If you want to grow an interesting and attractive shade tree, that will also give you nutritious and tasty chestnuts to harvest, and you want a tree resistant to the chestnut blight that has devastated the American chestnut tree, then the Chinese Chestnut is your friend.
As its name tells us, the Chinese Chestnut (Castanea mollissima) grows naturally in China, as well as in Taiwan and Korea. People in those countries have enjoyed the nuts for centuries. Our trees are grown from top-quality nuts, produced by trees with proven disease resistance, and this is a beautiful tree you will enjoy growing in your garden. There is a lot of interest these days in growing food at home, and the demand for this disease-resistant chestnut tree is enormous, while the supply is very limited. We suggest you order right away, as our stock will soon be gone.
Growing Chinese Chestnut Trees
The Chinese Chestnut is a broad, spreading deciduous shade tree, reaching 40 feet tall and wide, and sometimes eventually taller. It makes a beautiful ornamental shade tree on a lawn, in a larger garden, or as part of a woodland area, placed among existing native or exotic trees. The tree has attractive scented flowers in late spring, golden leaves in fall, and interested burr-like fruits containing edible nuts, harvested in fall and early winter.
There is growing interest in home food, and the Chinese Chestnut is an excellent source of chestnuts very similar to the well-known European and American chestnut, roasted on the fire at Christmas, candied, or baked into sweet or savory dishes. As a versatile and attractive tree, this is a great choice to make for your garden.
The Chinese Chestnut develops a strong central trunk, with radiating branches making a broad, low, rounded crown. The bark is dark brown, and the trunk and older branches develop deep, furrowed bark with a handsome, rugged look, making the tree attractive in winter too. The leaves are long and narrow, about 4 inches long and 1½ inches wide, although they can be as much as 8 inches long. They have small, soft teeth along the edge, and a thick, slightly waxy texture. They are similar to the leaves the American chestnut tree, but shorter, wider, and with smaller teeth, and in that tree the leaves are papery. In fall the leaves turn rich shades of golden yellow, making an attractive fall display in your garden. The new shoots and leaves are soft and hairy, more so than the American chestnut.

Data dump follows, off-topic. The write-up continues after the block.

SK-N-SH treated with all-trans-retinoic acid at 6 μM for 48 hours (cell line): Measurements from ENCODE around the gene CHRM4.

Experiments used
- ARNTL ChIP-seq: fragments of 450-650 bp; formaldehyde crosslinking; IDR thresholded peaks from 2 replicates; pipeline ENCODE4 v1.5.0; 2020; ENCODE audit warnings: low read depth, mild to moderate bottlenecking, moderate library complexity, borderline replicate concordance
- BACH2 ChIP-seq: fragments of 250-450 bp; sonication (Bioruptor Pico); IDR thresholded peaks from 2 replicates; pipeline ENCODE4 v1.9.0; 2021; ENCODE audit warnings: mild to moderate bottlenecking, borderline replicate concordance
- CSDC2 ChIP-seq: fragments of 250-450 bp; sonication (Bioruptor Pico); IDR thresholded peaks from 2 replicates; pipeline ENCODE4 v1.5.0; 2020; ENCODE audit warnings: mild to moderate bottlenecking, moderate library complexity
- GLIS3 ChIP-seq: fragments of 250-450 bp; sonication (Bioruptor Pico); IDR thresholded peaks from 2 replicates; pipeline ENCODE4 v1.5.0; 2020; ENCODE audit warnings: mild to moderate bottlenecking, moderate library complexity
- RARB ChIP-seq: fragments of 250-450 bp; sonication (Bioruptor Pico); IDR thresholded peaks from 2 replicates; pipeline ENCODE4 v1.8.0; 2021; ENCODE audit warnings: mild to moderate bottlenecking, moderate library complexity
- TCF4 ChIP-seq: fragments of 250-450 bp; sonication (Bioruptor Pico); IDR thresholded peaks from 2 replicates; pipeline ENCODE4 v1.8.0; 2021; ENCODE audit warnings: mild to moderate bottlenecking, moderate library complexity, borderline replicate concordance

In late spring Chinese Chestnut trees flower, producing clusters of long, hanging shoots covered in small flowers. They have a distinctive smell, which some people enjoy, and others find less attractive. These shoots are up to 8 inches long, although they may be shorter, and there are several female flowers at the base of the shoot, with male flowers along the rest of it. The female flowers develop over summer into a cluster of one, two or three rounded fruits, with green soft spines all over them, a bit like a giant version of the burrs that cling to you from some weeds. These split open to reveal two or three glossy brown nuts, that can be up to 2 inches in diameter. These are the edible chestnuts, which fall naturally from the tree when ripe, still inside the open burrs.
Planting and Initial Care
The Chinese Chestnut grows best in full sun, in moist, well-drained soil. Keep your tree regularly watered as it develops, to make it more drought-resistant in later years. If you are growing for the chestnut harvest it pays to water during dry spells in summer, or the chestnuts may be small. This tree grows well in summer heat and humidity too, and it is cold hardy right through zone 4. An important reason to choose the Chinese Chestnut to grow, rather than the American one, is that this species is resistant to the terrible chestnut blight disease (Endothia parasitica) which destroyed millions of American trees early last century. This is a fatal disease of the bark, and although not immune, Chinese chestnut trees rarely suffer it, or if they do become infected, they usually recover. This tree has no other significant pests or diseases and it is easy to grow and enjoy. For the maximum nut crop, plant two or more trees within two hundred feet of each other.
Harvesting and Storing Your Chestnuts
Harvest promptly, as squirrels love them too. Let the nuts dry a little and store them still in the shell. They will keep in the fridge for a month, and in the freezer for a year. There are lots of recipes for using chestnuts in the kitchen – they are delicious and nutritious for you, and children love them. Roast the nuts in their shells over a barbeque or fire, in a chestnut roaster pan, and shell them and eat them plain or with salt and butter while still warm – a great way to enjoy them on wintery days.